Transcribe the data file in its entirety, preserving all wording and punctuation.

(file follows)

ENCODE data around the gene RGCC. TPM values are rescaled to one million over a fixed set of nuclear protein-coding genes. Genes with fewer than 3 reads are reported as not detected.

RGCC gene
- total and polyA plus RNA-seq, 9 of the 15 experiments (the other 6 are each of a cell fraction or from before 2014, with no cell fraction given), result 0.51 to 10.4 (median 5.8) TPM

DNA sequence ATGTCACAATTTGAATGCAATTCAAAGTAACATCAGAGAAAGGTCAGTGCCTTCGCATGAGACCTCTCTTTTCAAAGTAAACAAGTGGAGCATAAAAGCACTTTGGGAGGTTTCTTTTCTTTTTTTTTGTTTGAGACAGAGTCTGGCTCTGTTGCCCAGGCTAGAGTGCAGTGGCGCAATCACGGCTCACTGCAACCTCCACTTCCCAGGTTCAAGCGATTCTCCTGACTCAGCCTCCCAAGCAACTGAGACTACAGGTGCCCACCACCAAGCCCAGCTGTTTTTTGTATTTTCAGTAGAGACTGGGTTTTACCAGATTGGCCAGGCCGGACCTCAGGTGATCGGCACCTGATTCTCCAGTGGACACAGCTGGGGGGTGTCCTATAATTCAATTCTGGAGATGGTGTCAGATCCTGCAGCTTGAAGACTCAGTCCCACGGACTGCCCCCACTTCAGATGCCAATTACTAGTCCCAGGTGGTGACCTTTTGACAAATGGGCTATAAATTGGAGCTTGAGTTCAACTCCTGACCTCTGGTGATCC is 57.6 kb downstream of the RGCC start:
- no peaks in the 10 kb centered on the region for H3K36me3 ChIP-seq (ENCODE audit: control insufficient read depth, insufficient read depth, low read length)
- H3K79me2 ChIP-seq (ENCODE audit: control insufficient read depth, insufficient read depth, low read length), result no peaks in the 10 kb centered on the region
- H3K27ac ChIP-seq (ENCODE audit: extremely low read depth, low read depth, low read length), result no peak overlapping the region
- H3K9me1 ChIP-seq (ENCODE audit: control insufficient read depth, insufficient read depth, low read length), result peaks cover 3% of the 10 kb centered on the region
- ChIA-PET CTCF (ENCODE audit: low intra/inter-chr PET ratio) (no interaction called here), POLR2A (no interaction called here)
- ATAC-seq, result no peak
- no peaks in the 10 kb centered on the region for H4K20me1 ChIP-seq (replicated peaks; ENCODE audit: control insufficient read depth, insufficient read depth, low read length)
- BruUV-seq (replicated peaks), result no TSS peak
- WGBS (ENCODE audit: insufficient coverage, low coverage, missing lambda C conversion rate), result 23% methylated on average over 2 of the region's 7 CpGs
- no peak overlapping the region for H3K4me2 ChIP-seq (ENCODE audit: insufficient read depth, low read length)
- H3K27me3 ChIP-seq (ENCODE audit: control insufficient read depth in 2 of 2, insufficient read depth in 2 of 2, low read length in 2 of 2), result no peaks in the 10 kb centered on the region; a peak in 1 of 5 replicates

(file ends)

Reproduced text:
ENCODE data around the gene RGCC. TPM values are rescaled to one million over a fixed set of nuclear protein-coding genes. Genes with fewer than 3 reads are reported as not detected.

RGCC gene
- total and polyA plus RNA-seq, 9 of the 15 experiments (the other 6 are each of a cell fraction or from before 2014, with no cell fraction given), result 0.51 to 10.4 (median 5.8) TPM

DNA sequence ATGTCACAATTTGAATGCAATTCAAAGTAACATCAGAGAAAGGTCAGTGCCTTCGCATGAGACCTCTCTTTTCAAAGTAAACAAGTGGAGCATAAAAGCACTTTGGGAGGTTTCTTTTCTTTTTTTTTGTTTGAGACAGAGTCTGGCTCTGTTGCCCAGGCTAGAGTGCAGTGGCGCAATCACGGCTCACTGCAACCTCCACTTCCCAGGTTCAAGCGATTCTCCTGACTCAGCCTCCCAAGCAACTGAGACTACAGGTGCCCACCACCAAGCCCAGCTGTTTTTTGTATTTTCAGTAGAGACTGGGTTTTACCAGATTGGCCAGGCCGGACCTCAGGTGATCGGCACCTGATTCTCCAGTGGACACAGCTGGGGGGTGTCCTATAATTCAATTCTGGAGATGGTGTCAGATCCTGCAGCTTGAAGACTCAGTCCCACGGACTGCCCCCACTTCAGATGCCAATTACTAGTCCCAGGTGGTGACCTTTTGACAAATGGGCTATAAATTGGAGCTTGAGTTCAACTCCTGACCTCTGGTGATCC is 57.6 kb downstream of the RGCC start:
- no peaks in the 10 kb centered on the region for H3K36me3 ChIP-seq (ENCODE audit: control insufficient read depth, insufficient read depth, low read length)
- H3K79me2 ChIP-seq (ENCODE audit: control insufficient read depth, insufficient read depth, low read length), result no peaks in the 10 kb centered on the region
- H3K27ac ChIP-seq (ENCODE audit: extremely low read depth, low read depth, low read length), result no peak overlapping the region
- H3K9me1 ChIP-seq (ENCODE audit: control insufficient read depth, insufficient read depth, low read length), result peaks cover 3% of the 10 kb centered on the region
- ChIA-PET CTCF (ENCODE audit: low intra/inter-chr PET ratio) (no interaction called here), POLR2A (no interaction called here)
- ATAC-seq, result no peak
- no peaks in the 10 kb centered on the region for H4K20me1 ChIP-seq (replicated peaks; ENCODE audit: control insufficient read depth, insufficient read depth, low read length)
- BruUV-seq (replicated peaks), result no TSS peak
- WGBS (ENCODE audit: insufficient coverage, low coverage, missing lambda C conversion rate), result 23% methylated on average over 2 of the region's 7 CpGs
- no peak overlapping the region for H3K4me2 ChIP-seq (ENCODE audit: insufficient read depth, low read length)
- H3K27me3 ChIP-seq (ENCODE audit: control insufficient read depth in 2 of 2, insufficient read depth in 2 of 2, low read length in 2 of 2), result no peaks in the 10 kb centered on the region; a peak in 1 of 5 replicates